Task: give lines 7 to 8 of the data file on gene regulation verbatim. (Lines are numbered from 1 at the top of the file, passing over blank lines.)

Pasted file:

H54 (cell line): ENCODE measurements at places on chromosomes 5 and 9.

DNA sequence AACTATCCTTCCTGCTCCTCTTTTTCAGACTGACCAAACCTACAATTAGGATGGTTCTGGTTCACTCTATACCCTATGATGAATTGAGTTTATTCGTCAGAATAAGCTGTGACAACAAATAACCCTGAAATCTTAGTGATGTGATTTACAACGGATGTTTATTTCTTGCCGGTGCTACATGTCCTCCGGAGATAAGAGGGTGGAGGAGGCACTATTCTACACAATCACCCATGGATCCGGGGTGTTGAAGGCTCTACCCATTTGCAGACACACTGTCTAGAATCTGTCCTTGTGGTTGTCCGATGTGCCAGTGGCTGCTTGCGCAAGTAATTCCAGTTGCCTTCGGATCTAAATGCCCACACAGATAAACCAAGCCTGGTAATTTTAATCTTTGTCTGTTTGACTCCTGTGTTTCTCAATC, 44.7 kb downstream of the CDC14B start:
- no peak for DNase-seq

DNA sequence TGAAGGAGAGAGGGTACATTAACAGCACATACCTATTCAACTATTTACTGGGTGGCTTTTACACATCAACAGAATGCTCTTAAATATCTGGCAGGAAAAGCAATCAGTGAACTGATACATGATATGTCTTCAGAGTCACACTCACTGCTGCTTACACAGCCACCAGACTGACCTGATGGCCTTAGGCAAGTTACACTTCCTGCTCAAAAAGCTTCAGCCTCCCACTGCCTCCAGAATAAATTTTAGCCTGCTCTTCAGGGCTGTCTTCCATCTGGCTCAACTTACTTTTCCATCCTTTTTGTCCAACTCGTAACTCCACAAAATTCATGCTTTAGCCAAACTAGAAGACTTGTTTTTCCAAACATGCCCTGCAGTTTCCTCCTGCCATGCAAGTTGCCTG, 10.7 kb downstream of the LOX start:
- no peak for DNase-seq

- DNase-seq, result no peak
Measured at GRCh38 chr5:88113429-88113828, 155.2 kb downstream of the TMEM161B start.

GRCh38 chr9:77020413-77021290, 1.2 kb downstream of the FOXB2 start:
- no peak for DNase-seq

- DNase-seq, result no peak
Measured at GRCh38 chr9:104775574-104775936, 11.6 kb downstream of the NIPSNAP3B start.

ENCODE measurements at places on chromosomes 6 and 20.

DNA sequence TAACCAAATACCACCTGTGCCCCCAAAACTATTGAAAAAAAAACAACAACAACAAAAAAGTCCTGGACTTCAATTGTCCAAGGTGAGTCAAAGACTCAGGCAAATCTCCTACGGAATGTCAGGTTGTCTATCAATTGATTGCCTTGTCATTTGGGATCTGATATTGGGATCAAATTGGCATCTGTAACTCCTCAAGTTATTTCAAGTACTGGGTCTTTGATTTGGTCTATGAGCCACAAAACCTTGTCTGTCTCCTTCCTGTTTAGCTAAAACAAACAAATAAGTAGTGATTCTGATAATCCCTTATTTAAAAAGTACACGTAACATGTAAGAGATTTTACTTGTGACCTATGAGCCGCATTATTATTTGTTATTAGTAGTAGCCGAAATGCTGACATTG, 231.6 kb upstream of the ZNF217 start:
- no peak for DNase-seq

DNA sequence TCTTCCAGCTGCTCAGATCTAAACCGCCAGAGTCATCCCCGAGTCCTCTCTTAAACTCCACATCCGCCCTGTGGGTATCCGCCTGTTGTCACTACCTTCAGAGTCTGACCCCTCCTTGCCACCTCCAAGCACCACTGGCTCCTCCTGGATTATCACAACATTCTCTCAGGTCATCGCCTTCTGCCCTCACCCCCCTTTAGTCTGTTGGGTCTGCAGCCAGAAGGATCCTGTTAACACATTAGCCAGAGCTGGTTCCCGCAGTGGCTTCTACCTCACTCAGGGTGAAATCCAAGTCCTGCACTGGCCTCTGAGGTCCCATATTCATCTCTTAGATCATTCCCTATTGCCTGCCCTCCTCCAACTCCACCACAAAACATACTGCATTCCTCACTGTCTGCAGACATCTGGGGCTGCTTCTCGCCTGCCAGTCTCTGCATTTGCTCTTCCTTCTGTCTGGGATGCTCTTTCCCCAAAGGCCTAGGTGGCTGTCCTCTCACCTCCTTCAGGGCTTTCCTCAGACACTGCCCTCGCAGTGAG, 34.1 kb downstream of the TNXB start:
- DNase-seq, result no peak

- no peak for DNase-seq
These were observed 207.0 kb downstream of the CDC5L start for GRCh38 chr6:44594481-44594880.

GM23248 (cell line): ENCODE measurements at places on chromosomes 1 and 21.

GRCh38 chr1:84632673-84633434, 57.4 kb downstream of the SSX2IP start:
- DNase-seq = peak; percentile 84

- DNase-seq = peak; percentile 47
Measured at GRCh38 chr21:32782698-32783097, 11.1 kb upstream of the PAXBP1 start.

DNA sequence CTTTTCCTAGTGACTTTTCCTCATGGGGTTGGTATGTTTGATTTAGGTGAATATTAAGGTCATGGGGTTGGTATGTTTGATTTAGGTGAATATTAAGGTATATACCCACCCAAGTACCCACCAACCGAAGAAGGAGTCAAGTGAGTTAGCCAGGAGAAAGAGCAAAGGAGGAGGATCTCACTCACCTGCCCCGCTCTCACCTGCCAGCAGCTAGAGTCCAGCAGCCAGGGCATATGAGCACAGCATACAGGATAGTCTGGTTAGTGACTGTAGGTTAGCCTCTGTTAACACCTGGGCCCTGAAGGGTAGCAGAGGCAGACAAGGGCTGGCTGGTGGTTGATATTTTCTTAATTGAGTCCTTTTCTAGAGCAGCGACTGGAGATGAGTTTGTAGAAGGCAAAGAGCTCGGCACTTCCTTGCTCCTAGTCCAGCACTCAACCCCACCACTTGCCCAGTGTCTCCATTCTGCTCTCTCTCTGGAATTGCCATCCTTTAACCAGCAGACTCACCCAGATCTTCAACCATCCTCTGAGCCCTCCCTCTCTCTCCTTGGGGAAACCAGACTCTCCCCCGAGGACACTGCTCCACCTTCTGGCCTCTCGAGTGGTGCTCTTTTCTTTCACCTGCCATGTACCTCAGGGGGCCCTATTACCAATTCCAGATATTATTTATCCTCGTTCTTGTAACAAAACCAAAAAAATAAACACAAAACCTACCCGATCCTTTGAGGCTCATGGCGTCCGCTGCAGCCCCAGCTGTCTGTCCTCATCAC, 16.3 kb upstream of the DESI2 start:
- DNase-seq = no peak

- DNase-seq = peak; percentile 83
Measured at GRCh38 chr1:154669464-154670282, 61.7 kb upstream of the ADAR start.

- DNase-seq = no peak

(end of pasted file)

Measured at GRCh38 chr5:88113429-88113828, 155.2 kb downstream of the TMEM161B start.

GRCh38 chr9:77020413-77021290, 1.2 kb downstream of the FOXB2 start: